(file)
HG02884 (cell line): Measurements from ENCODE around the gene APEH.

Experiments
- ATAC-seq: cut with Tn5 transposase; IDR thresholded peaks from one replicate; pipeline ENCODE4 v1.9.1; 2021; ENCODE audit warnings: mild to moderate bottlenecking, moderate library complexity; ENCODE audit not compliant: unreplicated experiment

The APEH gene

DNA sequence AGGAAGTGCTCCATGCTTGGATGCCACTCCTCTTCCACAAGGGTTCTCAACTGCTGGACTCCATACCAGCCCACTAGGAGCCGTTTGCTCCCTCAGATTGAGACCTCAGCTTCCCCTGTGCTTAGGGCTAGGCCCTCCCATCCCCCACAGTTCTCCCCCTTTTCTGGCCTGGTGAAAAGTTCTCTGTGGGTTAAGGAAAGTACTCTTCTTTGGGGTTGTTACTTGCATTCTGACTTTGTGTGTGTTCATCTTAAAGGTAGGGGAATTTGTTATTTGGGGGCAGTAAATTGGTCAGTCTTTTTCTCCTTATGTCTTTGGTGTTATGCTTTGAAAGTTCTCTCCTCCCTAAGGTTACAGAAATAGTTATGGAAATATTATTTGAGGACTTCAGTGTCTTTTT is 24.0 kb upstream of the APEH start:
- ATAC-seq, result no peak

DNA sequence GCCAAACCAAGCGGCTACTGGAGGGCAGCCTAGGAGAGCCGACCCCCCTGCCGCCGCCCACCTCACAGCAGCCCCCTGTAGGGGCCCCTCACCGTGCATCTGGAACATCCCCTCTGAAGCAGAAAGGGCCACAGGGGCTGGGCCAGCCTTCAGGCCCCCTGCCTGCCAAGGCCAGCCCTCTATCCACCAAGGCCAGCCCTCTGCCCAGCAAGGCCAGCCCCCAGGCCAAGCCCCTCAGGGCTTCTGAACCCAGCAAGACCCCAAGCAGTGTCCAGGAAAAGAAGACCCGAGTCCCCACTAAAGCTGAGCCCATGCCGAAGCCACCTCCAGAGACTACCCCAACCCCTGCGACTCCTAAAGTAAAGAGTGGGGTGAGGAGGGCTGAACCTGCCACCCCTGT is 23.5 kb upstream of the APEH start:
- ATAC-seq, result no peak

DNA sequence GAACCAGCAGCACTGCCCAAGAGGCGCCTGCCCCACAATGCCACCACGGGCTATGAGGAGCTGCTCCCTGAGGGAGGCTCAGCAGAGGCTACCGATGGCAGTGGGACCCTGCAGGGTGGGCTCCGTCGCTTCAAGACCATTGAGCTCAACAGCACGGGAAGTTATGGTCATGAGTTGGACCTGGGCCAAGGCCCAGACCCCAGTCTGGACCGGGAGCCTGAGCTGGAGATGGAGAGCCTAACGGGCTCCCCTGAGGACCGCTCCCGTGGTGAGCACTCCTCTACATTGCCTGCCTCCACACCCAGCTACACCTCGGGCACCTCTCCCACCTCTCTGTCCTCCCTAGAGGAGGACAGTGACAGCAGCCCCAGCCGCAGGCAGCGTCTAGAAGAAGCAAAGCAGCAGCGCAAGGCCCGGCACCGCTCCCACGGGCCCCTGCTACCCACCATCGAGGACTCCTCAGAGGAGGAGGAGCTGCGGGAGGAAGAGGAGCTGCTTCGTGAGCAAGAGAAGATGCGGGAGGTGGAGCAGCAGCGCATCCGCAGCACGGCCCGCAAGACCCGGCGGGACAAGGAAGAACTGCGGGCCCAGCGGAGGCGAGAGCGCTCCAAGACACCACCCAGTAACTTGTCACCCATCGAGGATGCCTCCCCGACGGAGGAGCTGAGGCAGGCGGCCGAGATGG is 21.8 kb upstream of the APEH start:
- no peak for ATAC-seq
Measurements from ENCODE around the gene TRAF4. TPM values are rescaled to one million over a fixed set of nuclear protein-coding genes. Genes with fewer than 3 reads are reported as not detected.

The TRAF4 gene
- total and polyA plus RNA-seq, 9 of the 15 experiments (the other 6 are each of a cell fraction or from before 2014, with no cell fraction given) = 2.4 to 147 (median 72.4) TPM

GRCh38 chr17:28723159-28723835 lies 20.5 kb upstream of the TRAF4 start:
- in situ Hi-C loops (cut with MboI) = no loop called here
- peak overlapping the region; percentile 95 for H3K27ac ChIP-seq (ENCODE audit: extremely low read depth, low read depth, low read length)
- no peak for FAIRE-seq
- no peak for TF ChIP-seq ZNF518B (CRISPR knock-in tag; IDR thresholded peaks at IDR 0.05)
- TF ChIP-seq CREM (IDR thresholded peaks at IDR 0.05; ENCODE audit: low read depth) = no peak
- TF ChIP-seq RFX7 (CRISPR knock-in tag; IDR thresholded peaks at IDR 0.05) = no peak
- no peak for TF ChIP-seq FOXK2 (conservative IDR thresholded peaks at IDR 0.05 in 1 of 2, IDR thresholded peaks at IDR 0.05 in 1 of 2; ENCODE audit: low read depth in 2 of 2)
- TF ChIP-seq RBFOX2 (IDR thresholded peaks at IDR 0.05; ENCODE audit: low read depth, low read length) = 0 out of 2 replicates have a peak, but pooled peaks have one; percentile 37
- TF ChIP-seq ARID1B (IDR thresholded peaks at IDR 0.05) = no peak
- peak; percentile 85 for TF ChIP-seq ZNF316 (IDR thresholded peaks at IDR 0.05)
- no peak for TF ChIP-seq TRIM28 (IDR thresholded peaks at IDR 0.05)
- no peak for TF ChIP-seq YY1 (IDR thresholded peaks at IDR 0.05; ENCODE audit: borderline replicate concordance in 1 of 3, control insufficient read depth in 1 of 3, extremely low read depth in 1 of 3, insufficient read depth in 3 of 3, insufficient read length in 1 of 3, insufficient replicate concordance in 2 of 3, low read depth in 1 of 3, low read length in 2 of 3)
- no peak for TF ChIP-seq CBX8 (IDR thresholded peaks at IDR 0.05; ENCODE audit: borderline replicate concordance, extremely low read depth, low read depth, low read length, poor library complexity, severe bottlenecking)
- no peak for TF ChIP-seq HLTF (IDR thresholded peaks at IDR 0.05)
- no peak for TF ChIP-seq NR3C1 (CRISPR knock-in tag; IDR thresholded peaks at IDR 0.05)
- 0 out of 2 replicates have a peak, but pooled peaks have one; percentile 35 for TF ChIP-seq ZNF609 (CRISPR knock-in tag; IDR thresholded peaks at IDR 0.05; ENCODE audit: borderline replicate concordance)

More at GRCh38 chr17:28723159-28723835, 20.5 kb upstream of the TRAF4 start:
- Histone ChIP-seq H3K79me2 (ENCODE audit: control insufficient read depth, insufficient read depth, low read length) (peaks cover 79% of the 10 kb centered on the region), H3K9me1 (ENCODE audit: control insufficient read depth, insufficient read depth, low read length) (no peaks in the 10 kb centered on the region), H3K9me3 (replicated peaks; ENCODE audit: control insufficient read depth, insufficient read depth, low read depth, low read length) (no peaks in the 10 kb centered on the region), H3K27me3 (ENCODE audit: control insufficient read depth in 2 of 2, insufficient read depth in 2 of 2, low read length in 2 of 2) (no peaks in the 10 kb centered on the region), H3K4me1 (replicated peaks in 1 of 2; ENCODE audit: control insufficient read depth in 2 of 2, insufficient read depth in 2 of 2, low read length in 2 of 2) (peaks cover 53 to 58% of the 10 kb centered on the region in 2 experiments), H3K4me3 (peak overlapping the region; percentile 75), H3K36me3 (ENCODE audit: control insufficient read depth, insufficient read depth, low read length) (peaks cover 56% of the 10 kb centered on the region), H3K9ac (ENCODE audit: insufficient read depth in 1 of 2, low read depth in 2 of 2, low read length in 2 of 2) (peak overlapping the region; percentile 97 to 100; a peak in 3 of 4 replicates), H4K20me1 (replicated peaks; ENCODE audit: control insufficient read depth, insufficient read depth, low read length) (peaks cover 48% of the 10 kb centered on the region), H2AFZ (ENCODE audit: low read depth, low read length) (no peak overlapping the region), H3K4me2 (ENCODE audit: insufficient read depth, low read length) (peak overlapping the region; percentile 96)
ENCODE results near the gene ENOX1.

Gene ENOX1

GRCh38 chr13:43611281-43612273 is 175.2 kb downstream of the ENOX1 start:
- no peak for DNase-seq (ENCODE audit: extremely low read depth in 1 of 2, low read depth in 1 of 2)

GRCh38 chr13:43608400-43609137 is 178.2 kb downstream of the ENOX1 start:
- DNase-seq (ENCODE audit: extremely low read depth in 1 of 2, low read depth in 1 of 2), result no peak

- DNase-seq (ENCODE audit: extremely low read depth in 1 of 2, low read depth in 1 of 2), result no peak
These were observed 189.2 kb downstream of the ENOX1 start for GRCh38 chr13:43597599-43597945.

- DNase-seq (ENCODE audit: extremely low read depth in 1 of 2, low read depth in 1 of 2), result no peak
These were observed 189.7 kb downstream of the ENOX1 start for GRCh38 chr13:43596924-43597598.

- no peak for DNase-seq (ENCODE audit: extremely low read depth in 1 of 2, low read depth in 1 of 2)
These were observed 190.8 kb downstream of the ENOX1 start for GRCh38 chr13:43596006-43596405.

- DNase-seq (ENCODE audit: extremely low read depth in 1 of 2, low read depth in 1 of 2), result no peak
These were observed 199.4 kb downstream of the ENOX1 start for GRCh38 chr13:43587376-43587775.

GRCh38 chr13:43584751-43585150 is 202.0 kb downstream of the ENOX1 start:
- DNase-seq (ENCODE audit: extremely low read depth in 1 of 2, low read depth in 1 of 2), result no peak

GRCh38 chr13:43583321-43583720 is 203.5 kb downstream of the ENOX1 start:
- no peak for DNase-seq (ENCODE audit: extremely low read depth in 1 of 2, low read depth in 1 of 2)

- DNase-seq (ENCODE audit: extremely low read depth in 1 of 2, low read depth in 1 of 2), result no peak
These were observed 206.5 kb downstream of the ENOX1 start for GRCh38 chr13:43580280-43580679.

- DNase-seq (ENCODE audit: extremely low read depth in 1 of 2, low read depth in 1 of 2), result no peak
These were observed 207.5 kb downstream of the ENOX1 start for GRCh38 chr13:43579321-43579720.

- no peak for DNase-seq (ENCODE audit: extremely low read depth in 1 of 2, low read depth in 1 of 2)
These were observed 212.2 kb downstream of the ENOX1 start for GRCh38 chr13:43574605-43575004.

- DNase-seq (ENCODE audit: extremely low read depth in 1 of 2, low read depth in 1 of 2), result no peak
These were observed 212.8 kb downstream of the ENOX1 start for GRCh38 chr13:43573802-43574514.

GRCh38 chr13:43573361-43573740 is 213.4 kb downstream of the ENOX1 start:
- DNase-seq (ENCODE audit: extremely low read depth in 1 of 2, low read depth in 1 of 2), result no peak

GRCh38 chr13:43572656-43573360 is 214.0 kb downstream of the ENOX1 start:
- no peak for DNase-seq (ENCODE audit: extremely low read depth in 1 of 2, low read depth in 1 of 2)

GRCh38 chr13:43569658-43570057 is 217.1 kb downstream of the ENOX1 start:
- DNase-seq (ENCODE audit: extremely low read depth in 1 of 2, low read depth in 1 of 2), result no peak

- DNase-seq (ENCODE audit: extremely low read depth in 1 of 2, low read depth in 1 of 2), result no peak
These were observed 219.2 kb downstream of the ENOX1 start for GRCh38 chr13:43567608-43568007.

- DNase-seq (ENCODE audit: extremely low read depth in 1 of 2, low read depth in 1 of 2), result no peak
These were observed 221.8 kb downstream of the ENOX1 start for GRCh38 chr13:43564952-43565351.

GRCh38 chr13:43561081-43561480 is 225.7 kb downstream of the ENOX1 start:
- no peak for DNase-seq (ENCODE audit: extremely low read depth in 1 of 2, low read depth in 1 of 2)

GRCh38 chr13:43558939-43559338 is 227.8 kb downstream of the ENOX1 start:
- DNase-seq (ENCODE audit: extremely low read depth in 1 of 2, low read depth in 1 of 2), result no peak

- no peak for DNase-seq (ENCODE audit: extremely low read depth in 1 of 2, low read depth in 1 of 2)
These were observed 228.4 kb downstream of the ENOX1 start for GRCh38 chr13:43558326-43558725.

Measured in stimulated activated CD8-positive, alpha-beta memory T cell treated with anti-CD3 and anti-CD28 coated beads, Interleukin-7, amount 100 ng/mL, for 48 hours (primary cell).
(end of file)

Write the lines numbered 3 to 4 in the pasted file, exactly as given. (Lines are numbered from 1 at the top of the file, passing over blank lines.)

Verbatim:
- ATAC-seq: cut with Tn5 transposase; IDR thresholded peaks from one replicate; pipeline ENCODE4 v1.9.1; 2021; ENCODE audit warnings: mild to moderate bottlenecking, moderate library complexity; ENCODE audit not compliant: unreplicated experiment

The APEH gene